Aquaman and The Los Kingdom, the second installment in Jason Mamoa's Aquaman franchise, had a special behind-the-scenes look during Saturday's DC FanDome event. The presentation also featured several still images from the new film, including a look at Black Manta's new look. Played once again by Yahya Abdul-Mateen II, the character will once again be back in the second movie looking to get revenge on Arthur Curry for letting his father die inside of a sinking Russian submarine. Their first fight in Siciliy sees Arthur throw him off a cliff, but it was confirmed in the post-credit scene that he was saved by Sr. Stephen Shin and that he would agree to share Atlantian technology in exchange for bringing down the king of Atlantis.
What do you think of Black Manta's new look? What kind of role do you expect him to play in the second film? Let us know in the comments below!
"Anywhere where he has a device or plot to get back to Aquaman, he's going to use it. So, he can show up wherever," Abdul-Mateen previously shared with ComicBook. "But when he does I hope that we get to see more of his wit and more of the comedic parts of Black Manta and see more of the things that make him [the Black Manta] that I know and the human that the fans, and the people in this universe, have grown to love over the years."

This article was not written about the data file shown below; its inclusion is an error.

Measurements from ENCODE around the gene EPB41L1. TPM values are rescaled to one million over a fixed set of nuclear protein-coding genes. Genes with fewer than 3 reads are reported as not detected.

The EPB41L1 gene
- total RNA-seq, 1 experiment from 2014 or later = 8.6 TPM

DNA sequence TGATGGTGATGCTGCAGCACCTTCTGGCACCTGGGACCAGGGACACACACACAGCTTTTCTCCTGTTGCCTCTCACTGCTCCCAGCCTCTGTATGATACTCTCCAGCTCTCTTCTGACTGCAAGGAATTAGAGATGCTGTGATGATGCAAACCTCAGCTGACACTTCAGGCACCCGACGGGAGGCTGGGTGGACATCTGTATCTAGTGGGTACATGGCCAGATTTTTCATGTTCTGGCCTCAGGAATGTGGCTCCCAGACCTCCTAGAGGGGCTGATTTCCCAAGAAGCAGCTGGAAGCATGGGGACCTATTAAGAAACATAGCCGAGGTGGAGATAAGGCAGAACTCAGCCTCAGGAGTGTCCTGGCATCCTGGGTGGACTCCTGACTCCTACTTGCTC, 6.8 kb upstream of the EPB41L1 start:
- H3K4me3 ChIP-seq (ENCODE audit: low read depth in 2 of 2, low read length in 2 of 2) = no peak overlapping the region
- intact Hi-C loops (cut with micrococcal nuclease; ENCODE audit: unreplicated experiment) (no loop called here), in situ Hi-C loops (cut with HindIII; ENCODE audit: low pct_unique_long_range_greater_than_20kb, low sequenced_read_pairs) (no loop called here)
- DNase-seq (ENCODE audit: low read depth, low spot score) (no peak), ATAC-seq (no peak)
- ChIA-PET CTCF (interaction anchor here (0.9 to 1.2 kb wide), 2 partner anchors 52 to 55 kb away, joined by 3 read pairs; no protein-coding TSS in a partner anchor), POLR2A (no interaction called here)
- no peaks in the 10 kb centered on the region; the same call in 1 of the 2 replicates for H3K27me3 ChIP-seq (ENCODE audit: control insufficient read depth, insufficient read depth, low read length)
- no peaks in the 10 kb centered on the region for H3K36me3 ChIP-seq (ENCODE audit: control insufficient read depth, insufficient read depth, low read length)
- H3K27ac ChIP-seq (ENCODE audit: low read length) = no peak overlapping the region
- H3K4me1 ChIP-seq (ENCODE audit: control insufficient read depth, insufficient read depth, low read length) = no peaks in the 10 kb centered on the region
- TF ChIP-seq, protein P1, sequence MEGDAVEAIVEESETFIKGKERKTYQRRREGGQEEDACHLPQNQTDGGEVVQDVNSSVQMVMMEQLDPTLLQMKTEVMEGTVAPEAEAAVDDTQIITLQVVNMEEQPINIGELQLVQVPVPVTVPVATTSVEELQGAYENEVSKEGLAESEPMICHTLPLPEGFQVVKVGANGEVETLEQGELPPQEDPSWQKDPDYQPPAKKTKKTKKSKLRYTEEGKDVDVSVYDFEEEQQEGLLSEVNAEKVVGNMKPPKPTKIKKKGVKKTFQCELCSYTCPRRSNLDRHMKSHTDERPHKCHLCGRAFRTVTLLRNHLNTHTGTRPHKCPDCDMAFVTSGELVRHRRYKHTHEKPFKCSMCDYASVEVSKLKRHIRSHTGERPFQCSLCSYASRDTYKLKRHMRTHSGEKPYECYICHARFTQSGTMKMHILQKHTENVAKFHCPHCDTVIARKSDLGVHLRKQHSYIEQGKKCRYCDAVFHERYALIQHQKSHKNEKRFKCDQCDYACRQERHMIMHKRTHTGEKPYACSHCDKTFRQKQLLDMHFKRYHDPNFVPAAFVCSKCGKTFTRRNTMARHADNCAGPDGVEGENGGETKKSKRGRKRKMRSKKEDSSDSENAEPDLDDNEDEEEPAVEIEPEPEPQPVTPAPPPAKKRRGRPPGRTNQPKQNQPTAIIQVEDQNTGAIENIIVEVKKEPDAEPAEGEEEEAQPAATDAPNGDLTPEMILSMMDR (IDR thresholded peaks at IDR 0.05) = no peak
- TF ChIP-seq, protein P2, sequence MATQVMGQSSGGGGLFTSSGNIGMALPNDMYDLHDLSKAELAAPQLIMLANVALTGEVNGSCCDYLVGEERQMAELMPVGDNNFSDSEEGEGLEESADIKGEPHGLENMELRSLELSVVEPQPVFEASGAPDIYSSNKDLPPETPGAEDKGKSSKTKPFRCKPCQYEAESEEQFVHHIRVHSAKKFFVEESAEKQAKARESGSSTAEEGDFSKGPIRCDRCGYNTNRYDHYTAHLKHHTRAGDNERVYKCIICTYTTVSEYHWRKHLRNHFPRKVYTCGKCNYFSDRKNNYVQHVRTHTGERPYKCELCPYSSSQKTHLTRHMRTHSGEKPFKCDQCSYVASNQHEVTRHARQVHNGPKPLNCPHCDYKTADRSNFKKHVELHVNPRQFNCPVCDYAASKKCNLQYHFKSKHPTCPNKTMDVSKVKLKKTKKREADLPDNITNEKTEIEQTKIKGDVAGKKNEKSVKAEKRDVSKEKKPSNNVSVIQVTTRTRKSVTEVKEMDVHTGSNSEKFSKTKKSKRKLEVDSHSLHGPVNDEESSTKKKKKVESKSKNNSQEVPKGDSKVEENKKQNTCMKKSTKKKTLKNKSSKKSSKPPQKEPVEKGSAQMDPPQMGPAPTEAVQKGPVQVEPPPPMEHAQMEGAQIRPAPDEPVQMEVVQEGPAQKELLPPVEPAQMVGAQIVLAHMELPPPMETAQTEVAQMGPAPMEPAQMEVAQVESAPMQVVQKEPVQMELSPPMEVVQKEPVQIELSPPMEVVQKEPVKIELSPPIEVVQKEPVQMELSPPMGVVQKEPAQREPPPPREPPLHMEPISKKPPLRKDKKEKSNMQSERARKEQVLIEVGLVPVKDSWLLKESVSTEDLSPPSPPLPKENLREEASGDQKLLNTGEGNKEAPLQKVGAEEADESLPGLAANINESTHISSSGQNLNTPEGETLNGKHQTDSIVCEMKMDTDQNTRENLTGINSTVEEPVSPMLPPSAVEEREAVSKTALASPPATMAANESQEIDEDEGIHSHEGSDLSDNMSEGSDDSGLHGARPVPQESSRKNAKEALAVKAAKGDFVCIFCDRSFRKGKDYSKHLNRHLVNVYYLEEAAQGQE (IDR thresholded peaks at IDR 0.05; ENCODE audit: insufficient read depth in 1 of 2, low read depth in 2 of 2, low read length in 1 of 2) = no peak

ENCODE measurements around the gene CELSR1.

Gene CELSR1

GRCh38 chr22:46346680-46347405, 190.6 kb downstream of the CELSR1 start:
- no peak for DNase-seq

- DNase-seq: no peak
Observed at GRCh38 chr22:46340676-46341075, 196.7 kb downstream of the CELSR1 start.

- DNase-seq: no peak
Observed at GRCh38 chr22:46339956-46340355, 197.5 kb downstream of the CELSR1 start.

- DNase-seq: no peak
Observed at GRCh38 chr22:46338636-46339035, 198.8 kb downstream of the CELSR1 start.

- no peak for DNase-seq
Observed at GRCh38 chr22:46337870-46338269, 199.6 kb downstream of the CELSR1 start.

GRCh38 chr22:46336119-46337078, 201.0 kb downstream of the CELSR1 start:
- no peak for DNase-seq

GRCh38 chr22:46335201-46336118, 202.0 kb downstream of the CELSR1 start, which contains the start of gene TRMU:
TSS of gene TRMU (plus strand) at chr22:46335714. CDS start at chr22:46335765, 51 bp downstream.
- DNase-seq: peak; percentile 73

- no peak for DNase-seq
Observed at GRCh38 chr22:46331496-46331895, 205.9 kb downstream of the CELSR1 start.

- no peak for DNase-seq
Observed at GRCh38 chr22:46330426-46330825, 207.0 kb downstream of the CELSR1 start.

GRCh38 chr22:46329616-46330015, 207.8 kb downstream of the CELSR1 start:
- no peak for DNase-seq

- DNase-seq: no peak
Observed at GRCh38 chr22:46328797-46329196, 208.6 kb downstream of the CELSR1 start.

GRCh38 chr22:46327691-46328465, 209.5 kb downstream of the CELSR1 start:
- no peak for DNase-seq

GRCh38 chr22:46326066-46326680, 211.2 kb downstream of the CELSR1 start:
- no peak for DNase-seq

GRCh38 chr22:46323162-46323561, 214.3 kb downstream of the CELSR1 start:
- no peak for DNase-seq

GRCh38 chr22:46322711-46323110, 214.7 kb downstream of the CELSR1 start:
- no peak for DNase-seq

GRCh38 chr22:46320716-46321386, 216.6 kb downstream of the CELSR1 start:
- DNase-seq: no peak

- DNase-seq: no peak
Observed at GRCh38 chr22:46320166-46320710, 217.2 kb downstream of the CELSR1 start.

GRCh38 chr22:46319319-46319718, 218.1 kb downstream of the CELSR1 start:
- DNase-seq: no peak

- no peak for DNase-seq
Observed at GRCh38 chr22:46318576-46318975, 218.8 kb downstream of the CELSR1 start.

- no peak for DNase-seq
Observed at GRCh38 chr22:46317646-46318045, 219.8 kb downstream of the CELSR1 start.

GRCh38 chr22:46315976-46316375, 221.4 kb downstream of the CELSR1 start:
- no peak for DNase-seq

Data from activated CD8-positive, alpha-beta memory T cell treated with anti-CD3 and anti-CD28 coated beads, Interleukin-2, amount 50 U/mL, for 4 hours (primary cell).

"We all learned something on the first one. It's exciting because I haven't made too many sequels. I just know that it's, even on the page, it's absolutely wonderful," Momoa told Fandango about while discribing the sequel. "There is so much going on. I think the stakes are a lot higher. There's a lot of comedy. So, I mean, I giggled reading it. There's a lot of fun, and definitely the action's [bigger].
"I think just in the last three or four years, technology is constantly [evolving]... it's just moving at such a rapid pace that what we're doing with underwater [sequences], I mean, that's what made the first one so amazing," he added. "It's just gone on to a whole other level, so I'm excited for everyone because it's just a lot more heart. There's a lot more at risk."